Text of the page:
Did she need to be disciplined? Yes. But not so much for breaking the glass. She didn’t mean to do that. The real problem was that she took up arrows and bow without asking permission. She knew better. Zinging an arrow WAY over her target is, in a way, a problem (I want my girls to be crack shots, of course!). But I know she wasn’t cackling as she nocked that arrow, “I know what I’ll do to Dad! Give him another DIY project! Let’s see how he is at window replacement! Hahahahaha!”

Was it a costly mistake? Yes. Do I feel like paying that cost? No. Does she need to know, in a gentle and clear way, that mistakes have costly consequences? Yes. But what she didn’t need was me to “make her pay” in an angry, hold-it-over-her-head sort of way. What we parents tend to do, when our children make costly mistakes, is load the cost to us into the punishment. It’s why a dad angrily yells at his young son when he accidentally spills his milk at the dinner table. The dad has had a long day and wants a peaceful dinner. And no one better threaten that. He doesn’t want anyone else to take even another ounce, let alone a pound of flesh. So, 6 ounces of milk on the table means the child has “taken” comfort and peace from dad. And the dad is going to make him pay. Usually with interest.  So, the reaction goes something like this. “What in the world???!!! What are you THINKING?! C’mon!!! UHHHHHH! Don’t just sit there! It’s spilling over the edge of the table! Grab your napkin and stop it! (slams down fork on plate, stands up angrily in a huff and leers down on child who is now frozen in fear and filling with shame) C’MON! UHHHH! Why can’t we just sit down and eat dinner in peace?! Why can’t you be more careful?!”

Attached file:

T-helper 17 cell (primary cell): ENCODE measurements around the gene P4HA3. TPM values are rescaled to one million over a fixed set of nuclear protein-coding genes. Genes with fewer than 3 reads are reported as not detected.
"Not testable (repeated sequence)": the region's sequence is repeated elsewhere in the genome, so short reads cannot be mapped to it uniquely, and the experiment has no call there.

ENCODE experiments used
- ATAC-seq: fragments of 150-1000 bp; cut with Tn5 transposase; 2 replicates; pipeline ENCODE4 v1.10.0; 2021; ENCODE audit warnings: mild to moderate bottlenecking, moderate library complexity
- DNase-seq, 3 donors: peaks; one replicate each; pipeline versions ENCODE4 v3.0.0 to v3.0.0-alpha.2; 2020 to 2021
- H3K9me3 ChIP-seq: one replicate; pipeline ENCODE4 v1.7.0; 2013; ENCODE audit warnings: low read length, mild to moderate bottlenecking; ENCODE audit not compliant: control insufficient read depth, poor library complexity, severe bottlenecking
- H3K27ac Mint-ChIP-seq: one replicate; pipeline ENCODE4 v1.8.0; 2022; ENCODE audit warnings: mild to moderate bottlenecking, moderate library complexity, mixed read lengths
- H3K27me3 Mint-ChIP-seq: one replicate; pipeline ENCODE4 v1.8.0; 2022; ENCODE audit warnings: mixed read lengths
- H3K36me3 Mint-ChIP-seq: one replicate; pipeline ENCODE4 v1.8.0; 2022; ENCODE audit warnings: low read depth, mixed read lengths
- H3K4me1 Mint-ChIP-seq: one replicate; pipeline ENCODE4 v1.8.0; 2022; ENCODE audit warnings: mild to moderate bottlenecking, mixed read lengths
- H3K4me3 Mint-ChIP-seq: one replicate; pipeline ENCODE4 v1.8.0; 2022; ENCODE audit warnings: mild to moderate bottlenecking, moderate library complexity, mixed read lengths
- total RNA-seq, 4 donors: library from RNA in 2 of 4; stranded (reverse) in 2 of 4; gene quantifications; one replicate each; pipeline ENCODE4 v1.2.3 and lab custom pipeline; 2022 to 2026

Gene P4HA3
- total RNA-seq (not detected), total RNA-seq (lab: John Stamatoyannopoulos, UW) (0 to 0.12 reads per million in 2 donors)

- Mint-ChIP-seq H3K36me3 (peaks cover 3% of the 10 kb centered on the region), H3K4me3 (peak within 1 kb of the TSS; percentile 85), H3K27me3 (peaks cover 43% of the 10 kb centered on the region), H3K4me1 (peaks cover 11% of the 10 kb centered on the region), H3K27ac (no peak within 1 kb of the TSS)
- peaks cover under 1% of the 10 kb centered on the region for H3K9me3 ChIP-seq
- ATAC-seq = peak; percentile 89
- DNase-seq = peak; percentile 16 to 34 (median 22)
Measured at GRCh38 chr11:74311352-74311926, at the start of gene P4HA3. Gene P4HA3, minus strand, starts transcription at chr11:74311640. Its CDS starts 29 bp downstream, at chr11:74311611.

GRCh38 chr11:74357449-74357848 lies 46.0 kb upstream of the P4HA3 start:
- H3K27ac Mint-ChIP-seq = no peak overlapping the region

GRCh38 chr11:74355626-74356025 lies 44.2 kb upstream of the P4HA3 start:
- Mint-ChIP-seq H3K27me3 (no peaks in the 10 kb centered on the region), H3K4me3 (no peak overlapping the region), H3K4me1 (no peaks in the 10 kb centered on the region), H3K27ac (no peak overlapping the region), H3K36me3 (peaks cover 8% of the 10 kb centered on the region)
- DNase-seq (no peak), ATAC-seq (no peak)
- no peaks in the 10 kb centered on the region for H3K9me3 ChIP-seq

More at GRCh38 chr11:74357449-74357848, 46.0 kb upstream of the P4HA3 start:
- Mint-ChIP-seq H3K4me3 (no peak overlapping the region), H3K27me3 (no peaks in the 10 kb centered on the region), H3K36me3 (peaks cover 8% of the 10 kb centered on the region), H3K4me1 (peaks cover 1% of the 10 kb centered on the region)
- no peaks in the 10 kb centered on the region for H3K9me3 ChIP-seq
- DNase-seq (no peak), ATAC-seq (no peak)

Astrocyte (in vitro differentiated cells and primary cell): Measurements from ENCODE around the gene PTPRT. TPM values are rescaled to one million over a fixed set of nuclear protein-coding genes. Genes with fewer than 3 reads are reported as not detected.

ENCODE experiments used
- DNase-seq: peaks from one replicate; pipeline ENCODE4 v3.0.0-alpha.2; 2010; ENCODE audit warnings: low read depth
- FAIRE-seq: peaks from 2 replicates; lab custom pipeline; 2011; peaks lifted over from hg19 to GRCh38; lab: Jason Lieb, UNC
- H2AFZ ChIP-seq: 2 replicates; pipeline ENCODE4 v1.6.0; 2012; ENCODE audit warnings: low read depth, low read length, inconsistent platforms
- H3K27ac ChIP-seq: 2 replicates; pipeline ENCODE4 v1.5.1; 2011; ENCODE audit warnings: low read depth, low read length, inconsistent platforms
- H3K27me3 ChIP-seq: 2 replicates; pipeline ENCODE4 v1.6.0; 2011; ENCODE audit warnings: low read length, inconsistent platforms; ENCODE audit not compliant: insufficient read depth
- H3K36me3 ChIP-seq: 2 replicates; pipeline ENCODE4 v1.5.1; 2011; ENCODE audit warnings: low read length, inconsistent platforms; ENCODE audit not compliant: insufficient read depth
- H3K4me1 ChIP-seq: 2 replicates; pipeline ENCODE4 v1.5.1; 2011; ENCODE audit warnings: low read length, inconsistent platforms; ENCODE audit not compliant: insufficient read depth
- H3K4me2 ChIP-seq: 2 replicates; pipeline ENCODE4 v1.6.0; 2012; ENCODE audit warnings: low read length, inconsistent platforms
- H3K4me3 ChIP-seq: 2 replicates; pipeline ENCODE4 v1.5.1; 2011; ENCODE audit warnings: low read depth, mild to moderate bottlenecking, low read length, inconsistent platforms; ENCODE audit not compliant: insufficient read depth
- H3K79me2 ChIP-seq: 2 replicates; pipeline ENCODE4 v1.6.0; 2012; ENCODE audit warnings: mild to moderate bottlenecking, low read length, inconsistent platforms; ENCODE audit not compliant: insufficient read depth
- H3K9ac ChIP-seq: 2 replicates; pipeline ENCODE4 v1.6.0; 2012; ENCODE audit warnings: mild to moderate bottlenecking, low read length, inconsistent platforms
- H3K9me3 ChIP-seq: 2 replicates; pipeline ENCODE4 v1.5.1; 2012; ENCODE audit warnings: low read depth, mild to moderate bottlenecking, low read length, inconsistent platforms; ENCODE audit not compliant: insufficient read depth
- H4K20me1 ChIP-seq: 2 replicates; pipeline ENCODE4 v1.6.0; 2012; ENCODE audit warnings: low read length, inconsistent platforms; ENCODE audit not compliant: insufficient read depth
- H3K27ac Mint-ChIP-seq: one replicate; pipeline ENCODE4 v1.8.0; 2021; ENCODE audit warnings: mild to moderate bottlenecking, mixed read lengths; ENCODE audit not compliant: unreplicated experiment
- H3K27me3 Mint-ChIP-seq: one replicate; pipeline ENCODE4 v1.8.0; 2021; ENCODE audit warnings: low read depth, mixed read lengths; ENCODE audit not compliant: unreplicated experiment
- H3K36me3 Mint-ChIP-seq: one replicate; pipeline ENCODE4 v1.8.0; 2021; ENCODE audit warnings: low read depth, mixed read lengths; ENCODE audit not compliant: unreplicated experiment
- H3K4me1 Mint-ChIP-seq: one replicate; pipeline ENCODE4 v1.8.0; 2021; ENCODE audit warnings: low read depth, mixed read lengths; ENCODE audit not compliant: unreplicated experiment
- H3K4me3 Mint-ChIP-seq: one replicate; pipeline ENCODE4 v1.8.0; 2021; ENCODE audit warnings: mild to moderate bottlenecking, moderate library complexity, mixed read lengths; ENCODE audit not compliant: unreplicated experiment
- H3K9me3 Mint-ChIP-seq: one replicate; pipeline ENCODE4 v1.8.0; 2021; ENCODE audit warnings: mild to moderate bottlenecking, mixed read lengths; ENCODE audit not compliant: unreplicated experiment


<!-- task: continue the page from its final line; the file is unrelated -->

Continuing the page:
He’s tired of the demands made on him through the day and he’s empty. He didn’t come home full of gospel grace and peace and truth. He came home empty, so he’s going to be on the take. He’s going to bite and devour. He’s got nothing to give and no strength or desire to serve.

The exchange could be simple. “It’s okay, buddy. I know you didn’t mean to spill it. Can you run and grab the paper towels and help me clean it up? Just try to be careful when you reach for the food in the middle of the table. It’s really easy to forget about your milk glass when you pull your arm back toward you plate.” Instead, it turns into a tantrum – Dad’s.